i am quite familiar with todd's craw as i was fortunate enough to catch all 5ive recording sessions for 2nd Wind in san francisco during the summer of '90. todd spoke much between songs as we were witnessing the initial recordings of new songs...and he wanted to give us some background for each number. yes, even the concept of the album was explained along the way, making it another unique way to view a todd work throughout these 'explanantions' todd often mentioned his craw. apparently this is where things like ideas and feelings get 'stuck' unless you release them. the main piece caught in todd's craw at that time was covered very well in jesse, the only song recorded during these sessiona that didn't make the album.
Jesse Composer: Todd Rundgren.................the point is that todd needs these carthartic moments at time, as i am sure most of us do
He found a letter. Someone had slipped it under the door. Said I gotta tell you something, I never told no one before. I know it sounds crazy. I can hardly bring myself to say, But the feeling is oh so strong now, I can't hold out another day. I hope you can take it said that way. When I say, I wanna fuck you, Jesse. I wanna fuck you, Jesse. I wanna fuck you 'cause I got the right To love a man whose stupid, ugly, and white. I wanna say "fuck you," Jesse Helms.
She got a message, Just another beep on the message machine. Said I feel so guilty, I think it's time that I come clean. I thought I knew better. I thought I had chosen the proper words to say. I wanted to be so honest. Tell you a story you've never heard, Now that I finally got the nerve. I wanna fuck you, Tipper. I wanna fuck you, Tipper. 'Cause you showed me that Things are still the same. Everybody's parents turn out lame. I wanna say "fuck you," Tipper Gore
He heard her crying, But he couldn't make out a word she said. She was alone and frightened. She was wishing she was dead. She knew it was hopeless. He was way up there, and she was way down here. Still she called his name out In a voice that was loud and clear. She said I know it sounds so weird, But I wanna fuck you, Johnny. I wanna fuck you, Johnny. I wanna hold you down And fuck you while you squirm And force you to bring that thing to term. I wanna say "fuck you," John Paul II.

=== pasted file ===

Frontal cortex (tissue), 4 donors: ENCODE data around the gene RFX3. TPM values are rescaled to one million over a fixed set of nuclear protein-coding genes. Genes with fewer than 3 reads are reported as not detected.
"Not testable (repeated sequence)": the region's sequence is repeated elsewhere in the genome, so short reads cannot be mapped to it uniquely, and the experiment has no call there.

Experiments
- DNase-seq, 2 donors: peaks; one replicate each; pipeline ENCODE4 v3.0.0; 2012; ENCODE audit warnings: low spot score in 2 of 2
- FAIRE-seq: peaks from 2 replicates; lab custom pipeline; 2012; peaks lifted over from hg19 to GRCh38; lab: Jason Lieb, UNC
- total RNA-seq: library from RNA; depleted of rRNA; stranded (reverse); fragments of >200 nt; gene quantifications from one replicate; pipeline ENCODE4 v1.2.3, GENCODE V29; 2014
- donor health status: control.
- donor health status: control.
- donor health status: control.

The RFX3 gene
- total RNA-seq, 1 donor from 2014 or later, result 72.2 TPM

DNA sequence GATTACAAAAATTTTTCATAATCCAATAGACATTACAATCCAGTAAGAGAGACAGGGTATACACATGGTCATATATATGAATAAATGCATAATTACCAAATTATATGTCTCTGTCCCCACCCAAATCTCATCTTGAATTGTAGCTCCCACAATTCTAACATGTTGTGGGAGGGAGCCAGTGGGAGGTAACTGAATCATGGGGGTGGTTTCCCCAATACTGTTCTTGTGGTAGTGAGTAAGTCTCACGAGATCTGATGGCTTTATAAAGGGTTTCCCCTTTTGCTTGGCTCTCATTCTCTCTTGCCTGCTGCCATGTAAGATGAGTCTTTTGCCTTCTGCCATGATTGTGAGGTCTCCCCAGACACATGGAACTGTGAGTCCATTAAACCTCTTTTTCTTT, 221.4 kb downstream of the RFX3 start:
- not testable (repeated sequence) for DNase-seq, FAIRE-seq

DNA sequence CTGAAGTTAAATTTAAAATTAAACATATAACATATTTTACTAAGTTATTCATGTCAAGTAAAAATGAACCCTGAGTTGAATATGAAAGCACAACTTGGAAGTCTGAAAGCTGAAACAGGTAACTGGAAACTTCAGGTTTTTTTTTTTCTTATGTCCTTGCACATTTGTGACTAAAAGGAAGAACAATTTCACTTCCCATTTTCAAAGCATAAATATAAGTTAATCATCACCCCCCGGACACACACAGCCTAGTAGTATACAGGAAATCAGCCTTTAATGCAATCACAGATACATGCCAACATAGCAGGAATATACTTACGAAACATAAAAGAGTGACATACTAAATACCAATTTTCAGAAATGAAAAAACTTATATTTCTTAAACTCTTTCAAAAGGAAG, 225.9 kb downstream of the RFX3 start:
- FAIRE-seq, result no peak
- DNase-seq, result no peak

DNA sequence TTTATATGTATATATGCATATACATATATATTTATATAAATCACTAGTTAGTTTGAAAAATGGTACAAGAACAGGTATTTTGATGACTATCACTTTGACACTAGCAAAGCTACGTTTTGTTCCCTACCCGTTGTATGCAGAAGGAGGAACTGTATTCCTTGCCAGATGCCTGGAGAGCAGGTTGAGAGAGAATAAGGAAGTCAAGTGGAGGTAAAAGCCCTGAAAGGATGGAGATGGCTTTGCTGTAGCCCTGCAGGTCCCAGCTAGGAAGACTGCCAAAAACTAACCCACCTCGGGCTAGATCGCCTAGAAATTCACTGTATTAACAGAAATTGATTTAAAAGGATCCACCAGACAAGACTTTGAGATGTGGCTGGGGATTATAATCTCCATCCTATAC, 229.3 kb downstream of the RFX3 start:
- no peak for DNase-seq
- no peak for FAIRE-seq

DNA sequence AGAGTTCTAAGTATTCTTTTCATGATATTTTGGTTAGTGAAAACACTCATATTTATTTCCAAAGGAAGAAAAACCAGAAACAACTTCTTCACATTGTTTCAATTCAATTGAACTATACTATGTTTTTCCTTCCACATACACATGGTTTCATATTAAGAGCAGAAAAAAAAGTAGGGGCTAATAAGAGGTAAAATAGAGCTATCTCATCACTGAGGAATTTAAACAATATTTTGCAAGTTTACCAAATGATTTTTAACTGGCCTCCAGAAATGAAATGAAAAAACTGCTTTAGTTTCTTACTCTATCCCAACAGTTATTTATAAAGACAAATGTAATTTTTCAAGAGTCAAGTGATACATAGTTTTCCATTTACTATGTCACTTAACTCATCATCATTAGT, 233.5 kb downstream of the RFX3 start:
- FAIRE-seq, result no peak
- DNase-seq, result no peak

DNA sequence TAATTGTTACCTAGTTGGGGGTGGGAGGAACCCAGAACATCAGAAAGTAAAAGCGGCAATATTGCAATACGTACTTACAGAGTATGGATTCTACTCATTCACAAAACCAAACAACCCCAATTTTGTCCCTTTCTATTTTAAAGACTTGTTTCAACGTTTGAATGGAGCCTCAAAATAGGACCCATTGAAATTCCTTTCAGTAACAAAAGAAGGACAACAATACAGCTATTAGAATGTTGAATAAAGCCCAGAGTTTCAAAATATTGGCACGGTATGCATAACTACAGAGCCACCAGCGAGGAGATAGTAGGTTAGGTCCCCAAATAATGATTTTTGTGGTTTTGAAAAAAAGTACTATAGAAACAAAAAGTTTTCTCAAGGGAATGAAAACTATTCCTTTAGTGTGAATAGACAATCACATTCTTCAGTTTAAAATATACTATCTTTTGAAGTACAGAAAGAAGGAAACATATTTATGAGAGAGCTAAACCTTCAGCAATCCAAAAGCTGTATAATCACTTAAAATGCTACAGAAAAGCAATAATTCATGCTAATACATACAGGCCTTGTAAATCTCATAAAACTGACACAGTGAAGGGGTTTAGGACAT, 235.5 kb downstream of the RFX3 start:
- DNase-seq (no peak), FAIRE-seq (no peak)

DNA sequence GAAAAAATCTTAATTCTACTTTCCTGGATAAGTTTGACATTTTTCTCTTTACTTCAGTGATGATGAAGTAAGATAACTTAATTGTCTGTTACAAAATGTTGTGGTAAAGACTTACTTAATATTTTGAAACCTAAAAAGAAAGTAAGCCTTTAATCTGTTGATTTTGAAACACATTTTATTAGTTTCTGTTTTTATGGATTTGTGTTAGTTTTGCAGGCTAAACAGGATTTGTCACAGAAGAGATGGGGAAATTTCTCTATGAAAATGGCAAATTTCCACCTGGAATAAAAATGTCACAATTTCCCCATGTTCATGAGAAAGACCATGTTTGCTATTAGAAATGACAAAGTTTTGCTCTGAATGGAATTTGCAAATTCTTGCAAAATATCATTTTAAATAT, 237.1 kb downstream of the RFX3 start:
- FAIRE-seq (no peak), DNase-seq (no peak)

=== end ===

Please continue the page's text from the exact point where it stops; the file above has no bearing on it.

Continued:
Got to say "fuck you" Tipper Gore. Just got to say "fuck you" Jesse Helms.
...i know i do
so amidst today's political climate todd once again had something stuck in his craw that needed some serious release. lunatic fringe goes back to the NYC power TRio show (w/ jesse as guest) on 7.8.00...at least. he opened up that evening (with a very hoarse voice) screaching the words "lunatic fringe" into the mic right off the bat and then explaining that he'd left his voice in the previous night's city. it's kinda funny and the first mention i know of regarding the red rider classic...perhaps it was even somehow explored prior to this
so...on to friday, april 11 and the worldwide debut of lunatic fringe-a song that "is not one of mine"-TR.
let's keep in mind that this is a number that is fairly heavy on electric guitars, synth and keys, bass and drums, and production...not that that would stop todd from tackling it also, i have no recording of this (yet) and am going from my bizarre memory cells...
the opening chords surprised me and sent me down the wrong track as the timing and placement of the opening chord was very reminiscient of led zeppelin's good times, bad times! so for a moment i was in a state of
shock and awe,
perhaps his actual intentions. so cue that classic zep number (thanks Z-man), picture the guitar as a heavily-pounded acoustic instead of jimmy's electric, and you've got the intro.
heading directly to the first verse, todd's voice hammered out strong and loud over the top of the hauntingly dark chord progression. it was quite awesome. the short bridge that follows this verse had todd doing a double stop bend riff to the root while he nailed a similar line with his voice. on subsequent times that part came along he emphasized the chords instead of the bend and laid off the vocals. the solo section, with an amazing slide solo on the original recording, was economized into a small chordal progression leading into the raw and poignant vocal delivery handled consistently throughout this heartfelt number.
...and why so much emotion and sTRength and devotion in his vocal delivery? well, just check out the lyrics:
Lunatic Fringecertain lines had considerable and timely emphasis, like:
Lunatic fringe I know you're out there You're in hiding And you hold your meetings We can hear you coming We know what you're after We're wise to you this time We won't let you kill the laughter
Lunatic fringe In the twilight's last gleaming This is open season But you won't get too far We know you've got to blame someone For your own confusion But we're on guard this time Against your final solution
We can hear you coming We can hear you coming No you're not going to win this time We can hear the footsteps We can hear the footsteps Way out along the walkway Lunatic fringe We know you're out there But in these new dark ages There will still be light
An eye for an eye Well before you go under Can you feel the resistance
"We know what you're after We're wise to you this time"
"But we're on guard this time Against your final solution"
"An eye for an eye Well before you go under Can you feel the resistance"
to quote a very recent review from one of the mohegan sun shows: "he made his feelings known through his song selection rather than any Sarandon/Robbins-style press conference commentary."
"Interesting, in these times, to see an artist who lets his work operate in the fashion intended."
so put the social commentaries and attitude into a blender with heavy lyrics and sift through a pounded takamine and you've got todd's version of
thanks and much respect